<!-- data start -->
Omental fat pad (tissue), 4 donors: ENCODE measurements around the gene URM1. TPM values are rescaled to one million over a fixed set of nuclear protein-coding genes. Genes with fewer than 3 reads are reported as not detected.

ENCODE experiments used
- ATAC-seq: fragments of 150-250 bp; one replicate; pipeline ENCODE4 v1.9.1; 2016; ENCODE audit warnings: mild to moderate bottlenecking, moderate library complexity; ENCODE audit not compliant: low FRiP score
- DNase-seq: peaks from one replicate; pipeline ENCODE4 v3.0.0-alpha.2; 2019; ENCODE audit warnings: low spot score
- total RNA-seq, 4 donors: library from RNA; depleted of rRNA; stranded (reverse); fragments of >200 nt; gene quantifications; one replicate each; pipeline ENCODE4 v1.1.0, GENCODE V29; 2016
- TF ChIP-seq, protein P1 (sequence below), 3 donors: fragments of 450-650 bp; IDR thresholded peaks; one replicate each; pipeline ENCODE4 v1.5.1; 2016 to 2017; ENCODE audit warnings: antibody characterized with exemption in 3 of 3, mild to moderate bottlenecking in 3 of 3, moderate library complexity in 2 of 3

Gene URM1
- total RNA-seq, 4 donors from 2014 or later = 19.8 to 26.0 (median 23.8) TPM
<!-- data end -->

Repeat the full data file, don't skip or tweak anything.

Omental fat pad (tissue), 4 donors: ENCODE measurements around the gene URM1. TPM values are rescaled to one million over a fixed set of nuclear protein-coding genes. Genes with fewer than 3 reads are reported as not detected.

ENCODE experiments used
- ATAC-seq: fragments of 150-250 bp; one replicate; pipeline ENCODE4 v1.9.1; 2016; ENCODE audit warnings: mild to moderate bottlenecking, moderate library complexity; ENCODE audit not compliant: low FRiP score
- DNase-seq: peaks from one replicate; pipeline ENCODE4 v3.0.0-alpha.2; 2019; ENCODE audit warnings: low spot score
- total RNA-seq, 4 donors: library from RNA; depleted of rRNA; stranded (reverse); fragments of >200 nt; gene quantifications; one replicate each; pipeline ENCODE4 v1.1.0, GENCODE V29; 2016
- TF ChIP-seq, protein P1 (sequence below), 3 donors: fragments of 450-650 bp; IDR thresholded peaks; one replicate each; pipeline ENCODE4 v1.5.1; 2016 to 2017; ENCODE audit warnings: antibody characterized with exemption in 3 of 3, mild to moderate bottlenecking in 3 of 3, moderate library complexity in 2 of 3

Gene URM1
- total RNA-seq, 4 donors from 2014 or later = 19.8 to 26.0 (median 23.8) TPM